When I got to Nieheim my Garmin sent me off to the south before I hit the centre as I had programmed in the location of the hotel. Its name should have tipped me off about where it would be positioned – Hotel Berghof (Berg meaning mountain). Yes, it was up yet another huge hill. And by huge hill I mean super-steep, if only about three quarters of a mile long. I actually had to put my trike into first gear out of its 33 for the final stretch – I don’t think I’ve used that gear in months!

But the climb was worth it as this is the best hotel yet. I booked using the HRS iPhone app yesterday (HRS is a German hotel booking site) for 42 Euro and it’s clearly excellent value for money. The WiFi is super-fast which is a real treat as well. I have a large room with a balcony that looked out onto… Alfie


He has since been installed in the hotel owner’s locked garage.

This is the view over Nieheim:


And this is the view of the hearty Gulaschsuppe that I ordered once I got in, wet and a bit chilled. It had huge chunks of beef floating around in it and was just what I needed to warm me up. The hotel owner chap was really friendly and helpful as well.


Here is a pic of my room (before I emptied out my panniers and made it look as though a bomb had gone off):


And here is a view of the traditional cycle tourer’s bathroom. Things hanging in the shower…


And that most wonderful of inventions, a heated towel rail…


Because it was a colder day today I had extra layers so much more needed to be washed. Tomorrow is also cold but then it warms up again to 18 or 19 so I should be able to get the shorts out again (they dry more quickly).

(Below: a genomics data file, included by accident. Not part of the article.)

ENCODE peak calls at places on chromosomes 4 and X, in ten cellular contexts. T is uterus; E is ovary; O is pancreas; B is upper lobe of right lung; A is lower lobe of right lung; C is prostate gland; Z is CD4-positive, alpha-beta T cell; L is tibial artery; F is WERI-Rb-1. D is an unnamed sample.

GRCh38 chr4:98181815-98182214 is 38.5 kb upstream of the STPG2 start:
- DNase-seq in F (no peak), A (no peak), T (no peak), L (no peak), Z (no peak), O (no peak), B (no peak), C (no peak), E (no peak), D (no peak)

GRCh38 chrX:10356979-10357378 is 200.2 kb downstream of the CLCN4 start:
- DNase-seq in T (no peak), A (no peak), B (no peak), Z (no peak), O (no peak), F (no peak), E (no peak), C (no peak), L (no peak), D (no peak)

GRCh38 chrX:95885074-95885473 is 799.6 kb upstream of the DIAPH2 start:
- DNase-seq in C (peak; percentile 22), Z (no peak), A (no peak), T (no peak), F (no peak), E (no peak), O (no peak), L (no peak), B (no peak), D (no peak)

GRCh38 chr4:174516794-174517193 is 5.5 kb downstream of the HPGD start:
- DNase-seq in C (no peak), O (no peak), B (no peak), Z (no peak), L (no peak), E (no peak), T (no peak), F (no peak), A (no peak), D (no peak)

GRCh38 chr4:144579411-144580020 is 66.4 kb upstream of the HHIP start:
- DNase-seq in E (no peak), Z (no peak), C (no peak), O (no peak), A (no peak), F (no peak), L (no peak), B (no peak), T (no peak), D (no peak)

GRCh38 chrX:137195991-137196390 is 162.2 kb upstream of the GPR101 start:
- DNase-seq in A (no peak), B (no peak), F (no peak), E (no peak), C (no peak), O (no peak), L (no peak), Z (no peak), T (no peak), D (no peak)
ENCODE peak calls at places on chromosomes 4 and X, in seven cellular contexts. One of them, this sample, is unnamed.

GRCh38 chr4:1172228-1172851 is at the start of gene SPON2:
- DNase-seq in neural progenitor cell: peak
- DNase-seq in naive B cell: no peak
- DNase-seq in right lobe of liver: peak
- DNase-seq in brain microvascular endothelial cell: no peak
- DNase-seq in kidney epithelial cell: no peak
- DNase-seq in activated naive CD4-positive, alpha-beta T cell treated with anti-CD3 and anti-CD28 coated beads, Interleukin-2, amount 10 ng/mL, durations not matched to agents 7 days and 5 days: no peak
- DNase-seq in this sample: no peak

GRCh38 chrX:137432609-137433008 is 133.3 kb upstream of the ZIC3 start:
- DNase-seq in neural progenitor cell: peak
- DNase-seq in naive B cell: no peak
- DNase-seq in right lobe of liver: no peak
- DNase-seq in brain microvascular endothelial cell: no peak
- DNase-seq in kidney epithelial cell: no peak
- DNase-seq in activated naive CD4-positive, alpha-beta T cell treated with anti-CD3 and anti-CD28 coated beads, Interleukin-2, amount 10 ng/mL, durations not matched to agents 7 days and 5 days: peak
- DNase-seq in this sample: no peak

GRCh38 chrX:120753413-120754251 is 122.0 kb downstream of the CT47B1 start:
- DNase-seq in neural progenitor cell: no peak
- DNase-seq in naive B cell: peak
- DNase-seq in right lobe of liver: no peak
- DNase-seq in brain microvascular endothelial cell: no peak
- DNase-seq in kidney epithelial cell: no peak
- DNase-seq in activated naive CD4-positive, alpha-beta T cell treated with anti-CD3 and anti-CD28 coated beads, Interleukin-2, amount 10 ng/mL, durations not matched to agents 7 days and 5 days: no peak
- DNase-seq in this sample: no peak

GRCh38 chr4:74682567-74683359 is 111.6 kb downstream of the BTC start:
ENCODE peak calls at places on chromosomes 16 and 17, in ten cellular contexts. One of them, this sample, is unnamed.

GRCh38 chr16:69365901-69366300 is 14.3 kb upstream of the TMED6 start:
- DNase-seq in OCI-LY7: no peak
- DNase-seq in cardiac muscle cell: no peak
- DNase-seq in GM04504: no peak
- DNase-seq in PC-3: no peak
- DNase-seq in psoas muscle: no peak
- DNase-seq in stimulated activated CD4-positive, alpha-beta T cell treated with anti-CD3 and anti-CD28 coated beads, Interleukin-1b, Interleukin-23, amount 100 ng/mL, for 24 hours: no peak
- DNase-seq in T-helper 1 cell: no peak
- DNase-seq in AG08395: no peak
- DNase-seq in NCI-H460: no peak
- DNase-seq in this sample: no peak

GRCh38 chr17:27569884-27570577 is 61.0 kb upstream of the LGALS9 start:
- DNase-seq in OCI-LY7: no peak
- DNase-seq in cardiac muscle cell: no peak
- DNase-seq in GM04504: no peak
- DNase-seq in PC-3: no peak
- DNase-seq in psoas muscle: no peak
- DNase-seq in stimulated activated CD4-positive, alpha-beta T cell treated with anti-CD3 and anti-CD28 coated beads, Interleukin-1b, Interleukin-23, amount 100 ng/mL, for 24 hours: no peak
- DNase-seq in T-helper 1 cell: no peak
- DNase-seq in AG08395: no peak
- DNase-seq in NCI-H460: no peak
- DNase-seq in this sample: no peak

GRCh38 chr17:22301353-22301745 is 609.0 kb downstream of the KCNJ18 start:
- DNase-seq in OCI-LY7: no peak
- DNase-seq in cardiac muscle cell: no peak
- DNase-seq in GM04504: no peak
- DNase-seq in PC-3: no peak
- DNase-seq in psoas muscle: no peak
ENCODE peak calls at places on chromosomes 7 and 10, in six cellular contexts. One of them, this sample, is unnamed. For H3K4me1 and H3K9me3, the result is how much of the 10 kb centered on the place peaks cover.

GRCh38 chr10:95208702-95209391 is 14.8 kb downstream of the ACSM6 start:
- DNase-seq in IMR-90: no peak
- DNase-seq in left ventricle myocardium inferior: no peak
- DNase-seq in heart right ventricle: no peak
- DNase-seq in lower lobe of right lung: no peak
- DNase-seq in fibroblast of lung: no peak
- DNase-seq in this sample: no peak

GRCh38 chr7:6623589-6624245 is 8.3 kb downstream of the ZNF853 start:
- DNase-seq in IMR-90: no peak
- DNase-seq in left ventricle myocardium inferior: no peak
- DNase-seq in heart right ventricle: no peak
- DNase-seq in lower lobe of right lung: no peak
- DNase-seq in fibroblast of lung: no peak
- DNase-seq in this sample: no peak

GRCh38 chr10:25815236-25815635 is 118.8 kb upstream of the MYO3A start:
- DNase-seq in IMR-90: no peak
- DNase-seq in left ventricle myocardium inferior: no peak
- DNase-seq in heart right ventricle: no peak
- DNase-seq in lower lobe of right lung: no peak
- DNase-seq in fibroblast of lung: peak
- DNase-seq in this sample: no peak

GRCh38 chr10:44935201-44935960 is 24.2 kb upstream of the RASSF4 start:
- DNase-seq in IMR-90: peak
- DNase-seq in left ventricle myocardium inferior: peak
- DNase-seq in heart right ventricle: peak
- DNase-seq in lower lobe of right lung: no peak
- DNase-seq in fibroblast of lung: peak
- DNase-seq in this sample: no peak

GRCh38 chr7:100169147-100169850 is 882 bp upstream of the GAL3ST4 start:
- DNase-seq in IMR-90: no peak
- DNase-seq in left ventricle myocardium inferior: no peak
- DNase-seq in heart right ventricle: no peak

After my shower I decided to see if I could rustle up a cup of tea whilst I wrote this blog. The hotel owner asked if I’d like a small or a large Kännchen (that’s a pot) and I said large – I got a gallon flask of hot water!


I also bought my first chocolate for five or six days (if you exclude the chocolate topping on that giant cake yesterday). I think I need some more energy as I haven’t been eating enough on this trip really, I haven’t felt like I wanted to. But it’s hard not to want a Snickers if it’s there, looking at you.

I’m thinking I will try to cycle as far as Gütersloh tomorrow which is a bit further than the last few days but it’s a large enough place that I think there should be a good choice of hotel (I may well book one this evening again as it’s nice to be sure I’ll have a room). The cold I have been nursing for a few days seems to be easing a little which is a relief, particularly as the weather is now a bit grotty. I will probably be right as rain by the time I get home again.

Statistics for today:

Distance travelled: 44.11 miles
Moving time: 4 hours 48 minutes 46 seconds
Maximum speed: 31.3 mph
Average speed: 9.2 mph
Average heart rate: 121
Maximum heart rate: 154
Calorie burn: 1,792 calories


  1. Hi Helen,

    I’m following your blog now from the beginning of your tour.

    I really love your writing style (had to laugh out loud some times) and I’m happy that you are doing so well.

    By the way: nice study on the Germans!

    The online GPS tracking seems to work well, too. Nice to see that!

    Ich wünsche dir weiter eine gute Fahrt und gute Radwege!

    Liebe Grüße